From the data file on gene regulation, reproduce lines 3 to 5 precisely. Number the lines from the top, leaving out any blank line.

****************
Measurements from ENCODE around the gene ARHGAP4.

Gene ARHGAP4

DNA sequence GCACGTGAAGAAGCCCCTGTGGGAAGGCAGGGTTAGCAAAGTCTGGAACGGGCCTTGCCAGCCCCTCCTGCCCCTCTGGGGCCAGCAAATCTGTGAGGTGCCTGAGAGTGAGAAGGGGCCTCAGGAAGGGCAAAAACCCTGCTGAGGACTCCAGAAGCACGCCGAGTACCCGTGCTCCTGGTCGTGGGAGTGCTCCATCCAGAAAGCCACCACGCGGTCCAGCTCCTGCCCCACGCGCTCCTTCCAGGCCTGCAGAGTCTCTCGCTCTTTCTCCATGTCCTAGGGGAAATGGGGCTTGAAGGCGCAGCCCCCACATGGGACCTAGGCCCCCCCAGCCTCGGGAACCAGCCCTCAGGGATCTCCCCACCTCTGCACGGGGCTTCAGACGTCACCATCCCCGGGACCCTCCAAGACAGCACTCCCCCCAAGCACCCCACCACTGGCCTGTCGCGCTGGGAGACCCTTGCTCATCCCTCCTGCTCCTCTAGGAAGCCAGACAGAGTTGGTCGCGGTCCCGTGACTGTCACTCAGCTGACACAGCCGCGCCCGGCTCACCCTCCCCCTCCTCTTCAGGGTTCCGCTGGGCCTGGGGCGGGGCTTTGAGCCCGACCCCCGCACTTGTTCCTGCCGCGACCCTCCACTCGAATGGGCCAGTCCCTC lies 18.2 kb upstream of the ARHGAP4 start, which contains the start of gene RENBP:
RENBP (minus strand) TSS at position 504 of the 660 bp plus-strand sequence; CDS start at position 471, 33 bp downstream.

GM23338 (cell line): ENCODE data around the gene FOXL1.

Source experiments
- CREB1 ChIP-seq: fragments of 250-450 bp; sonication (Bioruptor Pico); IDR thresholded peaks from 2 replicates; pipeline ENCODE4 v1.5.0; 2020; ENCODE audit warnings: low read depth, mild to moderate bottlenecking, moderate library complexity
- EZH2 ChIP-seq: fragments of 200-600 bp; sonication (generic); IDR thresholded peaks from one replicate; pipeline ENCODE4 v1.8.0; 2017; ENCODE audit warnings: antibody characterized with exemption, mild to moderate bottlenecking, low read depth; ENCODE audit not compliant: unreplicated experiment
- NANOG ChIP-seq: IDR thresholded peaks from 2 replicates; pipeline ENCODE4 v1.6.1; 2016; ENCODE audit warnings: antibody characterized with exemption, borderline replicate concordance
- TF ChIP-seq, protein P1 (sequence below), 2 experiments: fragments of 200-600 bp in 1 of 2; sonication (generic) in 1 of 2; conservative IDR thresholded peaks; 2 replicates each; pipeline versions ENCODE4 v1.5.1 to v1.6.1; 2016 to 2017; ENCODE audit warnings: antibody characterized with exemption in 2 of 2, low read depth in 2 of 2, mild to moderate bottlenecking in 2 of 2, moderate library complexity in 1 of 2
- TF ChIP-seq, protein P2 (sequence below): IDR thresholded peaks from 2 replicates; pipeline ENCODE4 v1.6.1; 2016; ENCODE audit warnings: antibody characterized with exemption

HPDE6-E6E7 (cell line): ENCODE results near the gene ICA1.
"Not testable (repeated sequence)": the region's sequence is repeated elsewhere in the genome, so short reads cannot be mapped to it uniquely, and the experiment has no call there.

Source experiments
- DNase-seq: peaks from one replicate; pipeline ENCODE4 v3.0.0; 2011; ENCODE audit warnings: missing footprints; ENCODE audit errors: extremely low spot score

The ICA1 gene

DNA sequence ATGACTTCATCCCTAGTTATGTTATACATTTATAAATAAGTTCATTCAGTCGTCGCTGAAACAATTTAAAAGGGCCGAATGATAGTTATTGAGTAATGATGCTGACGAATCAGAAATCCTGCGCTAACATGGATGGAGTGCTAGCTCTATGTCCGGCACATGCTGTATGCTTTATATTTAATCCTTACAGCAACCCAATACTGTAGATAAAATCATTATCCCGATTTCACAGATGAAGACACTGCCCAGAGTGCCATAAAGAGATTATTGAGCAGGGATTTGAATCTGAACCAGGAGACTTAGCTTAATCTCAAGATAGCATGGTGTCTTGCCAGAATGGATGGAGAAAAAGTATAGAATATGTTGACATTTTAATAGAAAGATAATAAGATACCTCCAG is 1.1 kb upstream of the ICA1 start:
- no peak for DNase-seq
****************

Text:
DNA sequence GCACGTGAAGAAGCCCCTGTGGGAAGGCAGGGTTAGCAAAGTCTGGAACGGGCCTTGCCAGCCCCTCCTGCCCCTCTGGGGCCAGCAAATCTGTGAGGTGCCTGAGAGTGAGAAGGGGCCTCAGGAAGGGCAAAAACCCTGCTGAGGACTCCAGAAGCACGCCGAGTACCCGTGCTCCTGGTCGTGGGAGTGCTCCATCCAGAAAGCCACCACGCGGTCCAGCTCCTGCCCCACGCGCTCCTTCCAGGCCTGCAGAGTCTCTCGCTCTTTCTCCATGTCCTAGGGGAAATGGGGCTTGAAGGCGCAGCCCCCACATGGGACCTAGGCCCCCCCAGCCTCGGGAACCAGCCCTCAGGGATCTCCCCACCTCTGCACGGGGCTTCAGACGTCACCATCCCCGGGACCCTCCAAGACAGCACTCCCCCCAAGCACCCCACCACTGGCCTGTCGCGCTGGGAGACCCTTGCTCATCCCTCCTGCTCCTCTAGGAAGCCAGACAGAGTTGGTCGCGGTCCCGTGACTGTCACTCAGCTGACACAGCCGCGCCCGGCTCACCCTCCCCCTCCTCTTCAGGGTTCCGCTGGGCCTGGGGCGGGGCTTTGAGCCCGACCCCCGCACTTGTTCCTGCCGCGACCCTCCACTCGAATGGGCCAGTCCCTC lies 18.2 kb upstream of the ARHGAP4 start, which contains the start of gene RENBP:
RENBP (minus strand) TSS at position 504 of the 660 bp plus-strand sequence; CDS start at position 471, 33 bp downstream.

GM23338 (cell line): ENCODE data around the gene FOXL1.